Does this mean the prominent company is more rigorous in their selection process? No, not at all. In fact, when compared side by side, both companies maintain high standards. The lesser known employer is meeting these standards quickly and efficiently.

How can you turn your hiring process into a red carpet experience that attracts instead of repels top talent? Answering these questions will get you started:

  • How many steps are there in our selection process? Which steps can be condensed or eliminated without sacrificing quality?
  • What do we need to see, hear, and experience in an interview to know if someone is a fit or not? How can we do this more quickly and efficiently?

Speed and quality are not mutually exclusive. A fast and efficient selection process can be thorough and effective. Which is vitally important. Talented people have choices. Rolling out the red carpet makes them much more likely to choose you.

Scott WintripYour Hiring Process: A Trip Down the Red Carpet or an Episode of Survivor?
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The Emperor Has No Talent

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We’re just days into the year and some organizations are off-track. They’ve set goals, and they’re already behind. Why? Their “Emperors” have no talent.

The Emperors in this case are leaders in companies and organizations. They crafted brilliant plans for the New Year. Unfortunately, they forgot an important fact — you must have enough talented people to execute your plans to reach your goals.

Not having enough qualified people always undermines strategic goals. How many people are enough? Take a moment to answer these three questions:

  1. Are our goals the same, bigger, or smaller than last year?
  2. Has the quantity and quality of our talent pool improved, stayed the same, or decreased?
  3. Based upon the answers to the first two questions, what gaps exist between our goals and the people we have to reach them?

If, in answering these questions, you’re one of those Emperors who has no talent (or not enough of it) don’t fret. You’ve spotted the problem early. By taking immediate action to close the gap you’ve identified, you’re less likely to get sacked or, even worse, having people calling for you head.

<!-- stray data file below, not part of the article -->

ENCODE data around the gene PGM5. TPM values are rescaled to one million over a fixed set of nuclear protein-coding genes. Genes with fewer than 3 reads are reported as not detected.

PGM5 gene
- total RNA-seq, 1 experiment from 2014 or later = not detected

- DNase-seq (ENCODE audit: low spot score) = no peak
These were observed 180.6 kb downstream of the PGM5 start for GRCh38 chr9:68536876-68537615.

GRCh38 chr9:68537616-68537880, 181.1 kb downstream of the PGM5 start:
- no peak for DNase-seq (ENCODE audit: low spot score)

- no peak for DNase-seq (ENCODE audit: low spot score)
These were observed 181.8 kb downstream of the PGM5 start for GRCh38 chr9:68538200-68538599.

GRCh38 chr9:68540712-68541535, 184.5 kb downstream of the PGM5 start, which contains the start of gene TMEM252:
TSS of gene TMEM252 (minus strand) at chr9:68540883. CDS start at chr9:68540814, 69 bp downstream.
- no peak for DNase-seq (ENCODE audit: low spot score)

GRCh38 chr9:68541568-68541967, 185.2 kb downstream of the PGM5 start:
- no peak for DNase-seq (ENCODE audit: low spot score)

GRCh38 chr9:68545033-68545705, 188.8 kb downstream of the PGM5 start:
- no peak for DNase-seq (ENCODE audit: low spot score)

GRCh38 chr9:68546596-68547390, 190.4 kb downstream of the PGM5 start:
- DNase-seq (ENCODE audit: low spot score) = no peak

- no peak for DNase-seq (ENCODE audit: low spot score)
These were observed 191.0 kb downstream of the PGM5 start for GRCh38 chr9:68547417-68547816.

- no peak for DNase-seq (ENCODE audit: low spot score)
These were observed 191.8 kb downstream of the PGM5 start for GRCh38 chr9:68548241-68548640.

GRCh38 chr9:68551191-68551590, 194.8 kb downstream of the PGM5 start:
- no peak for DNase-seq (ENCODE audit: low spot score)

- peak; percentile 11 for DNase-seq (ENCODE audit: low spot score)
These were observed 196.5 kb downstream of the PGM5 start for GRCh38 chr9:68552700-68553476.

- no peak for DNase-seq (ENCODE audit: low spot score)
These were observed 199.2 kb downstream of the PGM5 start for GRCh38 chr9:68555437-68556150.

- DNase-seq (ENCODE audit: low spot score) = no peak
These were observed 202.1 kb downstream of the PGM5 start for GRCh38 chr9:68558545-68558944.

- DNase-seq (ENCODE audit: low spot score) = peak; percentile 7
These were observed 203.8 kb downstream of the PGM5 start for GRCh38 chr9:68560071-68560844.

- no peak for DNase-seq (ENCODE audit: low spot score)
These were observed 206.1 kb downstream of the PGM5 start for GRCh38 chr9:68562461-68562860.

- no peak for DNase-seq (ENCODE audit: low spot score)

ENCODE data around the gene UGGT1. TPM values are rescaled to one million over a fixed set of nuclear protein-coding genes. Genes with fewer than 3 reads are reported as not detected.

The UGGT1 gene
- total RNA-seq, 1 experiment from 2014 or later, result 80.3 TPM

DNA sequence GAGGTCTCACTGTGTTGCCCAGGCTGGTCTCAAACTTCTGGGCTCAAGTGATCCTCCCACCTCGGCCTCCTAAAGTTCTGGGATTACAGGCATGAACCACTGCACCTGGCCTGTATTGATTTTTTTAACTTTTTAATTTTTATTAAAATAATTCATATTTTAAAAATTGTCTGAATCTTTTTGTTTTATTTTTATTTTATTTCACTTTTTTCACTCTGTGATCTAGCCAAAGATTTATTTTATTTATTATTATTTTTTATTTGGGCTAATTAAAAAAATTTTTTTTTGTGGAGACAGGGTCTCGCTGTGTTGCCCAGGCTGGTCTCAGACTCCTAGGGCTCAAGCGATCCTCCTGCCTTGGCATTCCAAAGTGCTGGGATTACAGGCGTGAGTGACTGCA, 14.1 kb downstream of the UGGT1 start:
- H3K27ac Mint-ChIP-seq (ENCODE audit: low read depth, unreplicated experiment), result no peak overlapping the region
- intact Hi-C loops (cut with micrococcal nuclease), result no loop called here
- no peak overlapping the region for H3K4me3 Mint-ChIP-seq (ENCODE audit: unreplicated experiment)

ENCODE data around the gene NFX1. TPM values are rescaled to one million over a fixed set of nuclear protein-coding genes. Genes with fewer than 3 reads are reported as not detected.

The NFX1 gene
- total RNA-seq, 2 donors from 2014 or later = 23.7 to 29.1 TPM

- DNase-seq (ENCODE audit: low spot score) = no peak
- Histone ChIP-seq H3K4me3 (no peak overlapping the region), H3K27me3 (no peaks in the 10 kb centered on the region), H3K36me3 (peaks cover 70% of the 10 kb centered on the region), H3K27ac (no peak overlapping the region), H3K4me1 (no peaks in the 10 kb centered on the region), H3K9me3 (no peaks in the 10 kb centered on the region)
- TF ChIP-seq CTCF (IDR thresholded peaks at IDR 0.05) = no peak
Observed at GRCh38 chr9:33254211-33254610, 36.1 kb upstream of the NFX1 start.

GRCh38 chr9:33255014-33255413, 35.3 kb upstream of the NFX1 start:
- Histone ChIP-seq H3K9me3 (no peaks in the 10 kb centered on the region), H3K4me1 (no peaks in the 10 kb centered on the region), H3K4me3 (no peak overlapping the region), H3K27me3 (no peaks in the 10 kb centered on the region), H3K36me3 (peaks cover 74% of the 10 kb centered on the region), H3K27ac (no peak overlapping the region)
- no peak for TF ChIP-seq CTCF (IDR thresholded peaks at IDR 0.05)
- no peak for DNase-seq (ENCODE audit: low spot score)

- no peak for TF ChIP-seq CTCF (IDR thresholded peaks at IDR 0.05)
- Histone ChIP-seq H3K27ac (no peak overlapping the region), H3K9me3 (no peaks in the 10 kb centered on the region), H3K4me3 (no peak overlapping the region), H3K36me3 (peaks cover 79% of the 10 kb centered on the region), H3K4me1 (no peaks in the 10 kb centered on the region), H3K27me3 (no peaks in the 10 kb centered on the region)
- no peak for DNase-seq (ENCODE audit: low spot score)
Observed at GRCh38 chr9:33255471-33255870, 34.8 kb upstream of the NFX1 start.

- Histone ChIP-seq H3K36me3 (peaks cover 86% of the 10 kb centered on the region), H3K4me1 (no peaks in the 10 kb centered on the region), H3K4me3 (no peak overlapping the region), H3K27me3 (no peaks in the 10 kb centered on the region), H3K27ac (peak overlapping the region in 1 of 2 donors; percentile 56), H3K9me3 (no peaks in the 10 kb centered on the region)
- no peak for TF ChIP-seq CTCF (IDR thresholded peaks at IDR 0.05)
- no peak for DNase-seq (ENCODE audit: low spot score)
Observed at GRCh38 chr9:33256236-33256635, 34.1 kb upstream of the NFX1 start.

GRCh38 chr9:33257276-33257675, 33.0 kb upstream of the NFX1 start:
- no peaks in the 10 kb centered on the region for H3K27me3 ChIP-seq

Scott WintripThe Emperor Has No Talent
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Hiring With a Noble Purpose

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When you hire with a Noble Purpose, you gain power. The power to innovate, grow, succeed, and more. I had a recent dialogue with the creator of the “Noble Purpose” concept and strategy, author and consultant Lisa Earle McLeod. Here’s what she had to say on why it’s important to hire with a Noble Purpose.

Scott: First, let’s define Noble Purpose for those who’ve not yet read your two books on the topic. What is it? And why is it important for a leader to have a Noble Purpose for themselves and for their organization?

Lisa: A Noble Purpose is a clear and succinct statement about the impact your organization has on customers. It’s the jumping off point for a strategic initiative that includes every facet of your organization.

It’s not enough to say, “We want to be ethical, provide value and make money while we’re doing it.” That kind of milk toast messaging doesn’t provide direction for employees, nor does it create competitive differentiation. A Noble Purpose is specific and customer focused.

Some examples from our clients:

Flight Center – We care about delivering amazing travel experiences

Roche – We do now what patients need next

Hootsuite – WE empower our clients to turn messages into meaningful relationships.